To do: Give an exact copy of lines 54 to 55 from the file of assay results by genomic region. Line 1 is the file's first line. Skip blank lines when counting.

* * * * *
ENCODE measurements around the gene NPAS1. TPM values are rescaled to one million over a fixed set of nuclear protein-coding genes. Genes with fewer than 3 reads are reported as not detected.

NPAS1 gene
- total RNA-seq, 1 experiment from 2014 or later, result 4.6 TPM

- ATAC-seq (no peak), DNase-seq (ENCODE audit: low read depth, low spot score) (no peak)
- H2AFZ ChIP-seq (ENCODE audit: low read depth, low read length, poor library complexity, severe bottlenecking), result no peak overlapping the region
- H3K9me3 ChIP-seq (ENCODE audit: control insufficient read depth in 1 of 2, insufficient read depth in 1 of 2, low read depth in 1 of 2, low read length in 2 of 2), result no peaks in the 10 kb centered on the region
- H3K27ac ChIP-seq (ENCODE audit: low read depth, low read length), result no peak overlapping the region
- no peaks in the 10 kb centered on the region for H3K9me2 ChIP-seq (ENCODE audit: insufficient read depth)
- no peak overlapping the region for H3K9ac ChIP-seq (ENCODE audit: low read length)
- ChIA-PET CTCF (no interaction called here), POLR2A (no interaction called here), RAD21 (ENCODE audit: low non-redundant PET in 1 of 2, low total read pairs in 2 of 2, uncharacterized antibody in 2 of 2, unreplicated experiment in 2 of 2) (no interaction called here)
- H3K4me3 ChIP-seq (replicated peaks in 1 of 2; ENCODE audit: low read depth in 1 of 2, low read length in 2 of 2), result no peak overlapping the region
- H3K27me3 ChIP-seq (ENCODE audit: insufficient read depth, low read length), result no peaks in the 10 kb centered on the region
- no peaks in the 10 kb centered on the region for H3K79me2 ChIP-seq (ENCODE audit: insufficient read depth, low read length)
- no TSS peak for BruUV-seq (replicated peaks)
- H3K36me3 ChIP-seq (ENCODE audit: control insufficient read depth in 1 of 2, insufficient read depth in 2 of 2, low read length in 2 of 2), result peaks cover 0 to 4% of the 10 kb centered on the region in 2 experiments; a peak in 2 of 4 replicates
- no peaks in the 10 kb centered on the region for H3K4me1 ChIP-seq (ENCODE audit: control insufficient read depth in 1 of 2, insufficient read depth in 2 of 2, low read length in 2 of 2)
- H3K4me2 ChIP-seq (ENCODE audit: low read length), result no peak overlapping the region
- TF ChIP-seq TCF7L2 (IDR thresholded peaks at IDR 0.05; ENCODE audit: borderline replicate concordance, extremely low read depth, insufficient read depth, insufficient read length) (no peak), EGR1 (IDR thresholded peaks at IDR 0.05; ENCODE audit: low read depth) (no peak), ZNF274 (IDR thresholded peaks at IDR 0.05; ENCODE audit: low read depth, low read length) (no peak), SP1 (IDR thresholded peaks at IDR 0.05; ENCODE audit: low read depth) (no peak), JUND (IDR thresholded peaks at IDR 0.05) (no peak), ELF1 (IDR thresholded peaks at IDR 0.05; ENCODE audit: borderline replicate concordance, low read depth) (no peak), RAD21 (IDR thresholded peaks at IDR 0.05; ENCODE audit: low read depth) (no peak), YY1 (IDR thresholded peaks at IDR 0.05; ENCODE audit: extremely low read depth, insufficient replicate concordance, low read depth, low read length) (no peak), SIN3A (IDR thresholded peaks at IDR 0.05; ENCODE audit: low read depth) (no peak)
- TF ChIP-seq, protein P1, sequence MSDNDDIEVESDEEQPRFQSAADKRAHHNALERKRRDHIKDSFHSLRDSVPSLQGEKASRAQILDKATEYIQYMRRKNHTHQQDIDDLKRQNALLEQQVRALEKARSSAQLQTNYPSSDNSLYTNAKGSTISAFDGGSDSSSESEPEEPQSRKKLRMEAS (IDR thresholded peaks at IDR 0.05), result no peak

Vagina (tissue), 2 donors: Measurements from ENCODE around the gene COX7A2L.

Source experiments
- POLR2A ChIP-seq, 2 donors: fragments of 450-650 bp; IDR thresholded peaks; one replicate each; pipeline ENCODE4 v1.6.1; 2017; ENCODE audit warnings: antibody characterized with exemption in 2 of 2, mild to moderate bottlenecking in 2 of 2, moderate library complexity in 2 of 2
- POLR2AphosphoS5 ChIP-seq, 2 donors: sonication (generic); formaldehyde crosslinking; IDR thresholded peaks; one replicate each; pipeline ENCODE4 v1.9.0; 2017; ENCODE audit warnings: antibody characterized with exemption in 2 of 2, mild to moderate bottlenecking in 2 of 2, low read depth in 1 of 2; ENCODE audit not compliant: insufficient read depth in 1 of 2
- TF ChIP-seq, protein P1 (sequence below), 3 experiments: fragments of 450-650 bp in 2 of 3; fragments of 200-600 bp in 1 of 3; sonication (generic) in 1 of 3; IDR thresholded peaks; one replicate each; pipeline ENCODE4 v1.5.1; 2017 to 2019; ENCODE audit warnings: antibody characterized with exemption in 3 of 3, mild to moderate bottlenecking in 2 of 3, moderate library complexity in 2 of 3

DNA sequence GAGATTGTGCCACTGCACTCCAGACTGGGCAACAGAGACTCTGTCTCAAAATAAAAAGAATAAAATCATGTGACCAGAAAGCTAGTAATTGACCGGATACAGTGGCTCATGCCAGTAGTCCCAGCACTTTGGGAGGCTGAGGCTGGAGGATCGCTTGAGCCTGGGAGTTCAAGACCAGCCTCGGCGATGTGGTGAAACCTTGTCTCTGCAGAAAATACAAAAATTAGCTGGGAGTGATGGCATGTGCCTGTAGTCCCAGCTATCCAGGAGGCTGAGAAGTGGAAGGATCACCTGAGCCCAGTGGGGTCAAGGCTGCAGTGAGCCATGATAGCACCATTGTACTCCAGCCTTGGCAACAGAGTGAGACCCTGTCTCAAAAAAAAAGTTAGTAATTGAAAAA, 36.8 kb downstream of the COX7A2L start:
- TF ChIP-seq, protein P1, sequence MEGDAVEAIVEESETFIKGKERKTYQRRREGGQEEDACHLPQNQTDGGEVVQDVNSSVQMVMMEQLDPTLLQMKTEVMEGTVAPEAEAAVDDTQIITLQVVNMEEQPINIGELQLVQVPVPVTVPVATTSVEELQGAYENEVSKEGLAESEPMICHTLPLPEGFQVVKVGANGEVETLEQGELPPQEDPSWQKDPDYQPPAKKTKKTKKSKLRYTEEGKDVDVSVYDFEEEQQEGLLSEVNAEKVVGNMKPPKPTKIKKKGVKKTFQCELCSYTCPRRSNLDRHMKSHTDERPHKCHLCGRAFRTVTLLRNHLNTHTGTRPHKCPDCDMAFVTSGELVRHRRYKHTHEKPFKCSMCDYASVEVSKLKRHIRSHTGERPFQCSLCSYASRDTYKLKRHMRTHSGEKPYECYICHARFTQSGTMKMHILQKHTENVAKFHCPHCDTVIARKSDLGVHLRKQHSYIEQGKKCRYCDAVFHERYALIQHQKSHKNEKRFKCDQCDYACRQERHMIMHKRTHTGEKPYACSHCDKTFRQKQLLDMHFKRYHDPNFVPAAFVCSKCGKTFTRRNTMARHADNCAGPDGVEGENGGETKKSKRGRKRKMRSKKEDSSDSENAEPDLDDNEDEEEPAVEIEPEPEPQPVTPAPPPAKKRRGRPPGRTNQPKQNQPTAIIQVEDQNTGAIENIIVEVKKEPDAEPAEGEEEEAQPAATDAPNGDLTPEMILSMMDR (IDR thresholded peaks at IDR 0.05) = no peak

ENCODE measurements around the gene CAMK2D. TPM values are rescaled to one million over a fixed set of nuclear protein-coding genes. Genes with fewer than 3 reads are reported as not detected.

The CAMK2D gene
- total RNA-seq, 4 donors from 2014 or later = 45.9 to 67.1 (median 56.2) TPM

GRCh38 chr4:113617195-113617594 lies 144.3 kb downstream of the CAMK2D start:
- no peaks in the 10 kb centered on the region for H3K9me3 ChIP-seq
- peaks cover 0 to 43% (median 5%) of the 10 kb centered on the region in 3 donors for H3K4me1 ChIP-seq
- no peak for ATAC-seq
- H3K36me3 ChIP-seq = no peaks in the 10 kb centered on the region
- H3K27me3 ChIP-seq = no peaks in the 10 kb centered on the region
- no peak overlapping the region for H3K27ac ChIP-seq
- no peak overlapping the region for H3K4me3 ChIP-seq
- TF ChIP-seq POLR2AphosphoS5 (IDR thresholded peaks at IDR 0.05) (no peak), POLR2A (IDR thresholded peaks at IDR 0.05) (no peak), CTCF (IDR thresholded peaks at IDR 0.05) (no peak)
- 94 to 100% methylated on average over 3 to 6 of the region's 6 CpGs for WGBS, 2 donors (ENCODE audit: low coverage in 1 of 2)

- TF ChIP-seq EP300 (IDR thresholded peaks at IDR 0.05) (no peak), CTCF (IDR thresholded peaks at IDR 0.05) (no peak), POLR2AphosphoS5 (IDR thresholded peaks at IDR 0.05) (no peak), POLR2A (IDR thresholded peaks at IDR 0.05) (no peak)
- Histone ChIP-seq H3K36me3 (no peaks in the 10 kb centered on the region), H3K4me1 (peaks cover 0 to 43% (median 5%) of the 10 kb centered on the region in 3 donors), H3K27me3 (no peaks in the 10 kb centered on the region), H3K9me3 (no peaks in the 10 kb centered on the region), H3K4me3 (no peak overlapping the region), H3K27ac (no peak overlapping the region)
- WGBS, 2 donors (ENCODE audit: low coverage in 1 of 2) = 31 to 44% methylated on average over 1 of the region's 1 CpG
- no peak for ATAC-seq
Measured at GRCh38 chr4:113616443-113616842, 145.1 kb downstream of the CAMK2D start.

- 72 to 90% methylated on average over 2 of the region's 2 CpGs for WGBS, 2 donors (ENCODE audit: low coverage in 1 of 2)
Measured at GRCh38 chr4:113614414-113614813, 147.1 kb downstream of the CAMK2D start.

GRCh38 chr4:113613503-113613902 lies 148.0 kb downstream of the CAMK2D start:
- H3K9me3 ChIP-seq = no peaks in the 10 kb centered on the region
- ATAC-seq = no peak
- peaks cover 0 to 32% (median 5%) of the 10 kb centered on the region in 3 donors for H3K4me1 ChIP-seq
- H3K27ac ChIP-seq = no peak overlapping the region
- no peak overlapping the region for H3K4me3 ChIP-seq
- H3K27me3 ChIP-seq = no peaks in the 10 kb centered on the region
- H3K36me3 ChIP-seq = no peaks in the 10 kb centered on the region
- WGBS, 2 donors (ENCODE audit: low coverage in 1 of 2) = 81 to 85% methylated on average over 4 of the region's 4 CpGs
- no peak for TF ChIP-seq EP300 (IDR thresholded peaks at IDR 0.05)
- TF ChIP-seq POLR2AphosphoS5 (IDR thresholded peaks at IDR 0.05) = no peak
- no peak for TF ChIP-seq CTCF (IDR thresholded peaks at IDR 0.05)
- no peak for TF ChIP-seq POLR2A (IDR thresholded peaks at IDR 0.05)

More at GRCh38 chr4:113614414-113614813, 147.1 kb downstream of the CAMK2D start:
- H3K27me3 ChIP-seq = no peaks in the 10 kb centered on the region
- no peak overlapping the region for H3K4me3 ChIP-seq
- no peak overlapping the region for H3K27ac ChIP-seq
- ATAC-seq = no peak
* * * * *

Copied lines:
- H3K36me3 ChIP-seq = no peaks in the 10 kb centered on the region
- WGBS, 2 donors (ENCODE audit: low coverage in 1 of 2) = 81 to 85% methylated on average over 4 of the region's 4 CpGs